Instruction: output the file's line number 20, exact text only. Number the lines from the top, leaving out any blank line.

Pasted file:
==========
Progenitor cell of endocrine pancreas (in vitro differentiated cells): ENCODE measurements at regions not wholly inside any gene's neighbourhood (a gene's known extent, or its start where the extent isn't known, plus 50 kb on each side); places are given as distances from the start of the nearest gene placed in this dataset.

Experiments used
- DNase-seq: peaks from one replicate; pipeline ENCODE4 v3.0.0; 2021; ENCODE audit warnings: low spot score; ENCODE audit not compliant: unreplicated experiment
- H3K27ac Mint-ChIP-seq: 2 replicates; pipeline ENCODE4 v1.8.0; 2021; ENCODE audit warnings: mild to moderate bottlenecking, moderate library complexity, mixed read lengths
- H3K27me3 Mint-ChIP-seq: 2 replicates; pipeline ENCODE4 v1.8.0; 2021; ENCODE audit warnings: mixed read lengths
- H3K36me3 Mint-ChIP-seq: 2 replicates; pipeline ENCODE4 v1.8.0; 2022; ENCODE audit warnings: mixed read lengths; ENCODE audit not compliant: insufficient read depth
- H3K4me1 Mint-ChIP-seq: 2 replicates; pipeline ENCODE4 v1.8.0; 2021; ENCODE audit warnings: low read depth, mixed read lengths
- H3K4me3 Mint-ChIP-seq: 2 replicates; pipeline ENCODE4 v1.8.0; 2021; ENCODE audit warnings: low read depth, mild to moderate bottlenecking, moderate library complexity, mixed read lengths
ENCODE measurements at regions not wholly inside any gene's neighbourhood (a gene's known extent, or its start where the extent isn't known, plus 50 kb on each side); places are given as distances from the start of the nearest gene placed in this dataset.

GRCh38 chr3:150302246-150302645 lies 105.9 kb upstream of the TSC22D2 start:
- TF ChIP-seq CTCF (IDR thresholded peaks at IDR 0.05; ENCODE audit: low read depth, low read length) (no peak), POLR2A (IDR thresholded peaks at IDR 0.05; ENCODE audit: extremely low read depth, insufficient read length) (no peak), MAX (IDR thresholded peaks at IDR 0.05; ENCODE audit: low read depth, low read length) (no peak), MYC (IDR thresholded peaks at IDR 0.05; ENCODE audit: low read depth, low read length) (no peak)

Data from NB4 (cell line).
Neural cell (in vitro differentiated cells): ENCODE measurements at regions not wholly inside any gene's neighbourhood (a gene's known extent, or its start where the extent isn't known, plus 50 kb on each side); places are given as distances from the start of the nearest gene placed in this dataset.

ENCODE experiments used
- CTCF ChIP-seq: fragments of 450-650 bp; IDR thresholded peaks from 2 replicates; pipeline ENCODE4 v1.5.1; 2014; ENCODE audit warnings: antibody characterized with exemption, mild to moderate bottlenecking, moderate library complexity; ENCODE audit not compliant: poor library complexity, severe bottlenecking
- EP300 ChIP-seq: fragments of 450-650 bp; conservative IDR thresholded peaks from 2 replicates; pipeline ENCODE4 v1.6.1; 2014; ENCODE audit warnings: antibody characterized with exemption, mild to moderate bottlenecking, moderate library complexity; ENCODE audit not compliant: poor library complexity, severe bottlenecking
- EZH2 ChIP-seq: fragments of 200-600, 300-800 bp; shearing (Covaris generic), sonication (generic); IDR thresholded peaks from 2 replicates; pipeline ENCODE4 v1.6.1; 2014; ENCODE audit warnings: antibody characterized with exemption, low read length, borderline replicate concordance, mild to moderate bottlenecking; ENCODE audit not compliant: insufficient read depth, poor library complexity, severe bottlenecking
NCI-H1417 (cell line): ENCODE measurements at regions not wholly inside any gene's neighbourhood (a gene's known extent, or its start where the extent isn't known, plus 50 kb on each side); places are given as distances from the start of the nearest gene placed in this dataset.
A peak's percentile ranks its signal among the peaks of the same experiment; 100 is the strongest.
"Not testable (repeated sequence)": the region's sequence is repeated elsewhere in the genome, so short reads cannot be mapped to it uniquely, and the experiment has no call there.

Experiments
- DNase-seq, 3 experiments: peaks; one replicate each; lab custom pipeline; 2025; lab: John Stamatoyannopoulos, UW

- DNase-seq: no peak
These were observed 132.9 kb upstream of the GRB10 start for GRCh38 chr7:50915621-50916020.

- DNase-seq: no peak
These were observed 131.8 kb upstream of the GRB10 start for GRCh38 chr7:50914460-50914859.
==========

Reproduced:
"Not testable (repeated sequence)": the region's sequence is repeated elsewhere in the genome, so short reads cannot be mapped to it uniquely, and the experiment has no call there.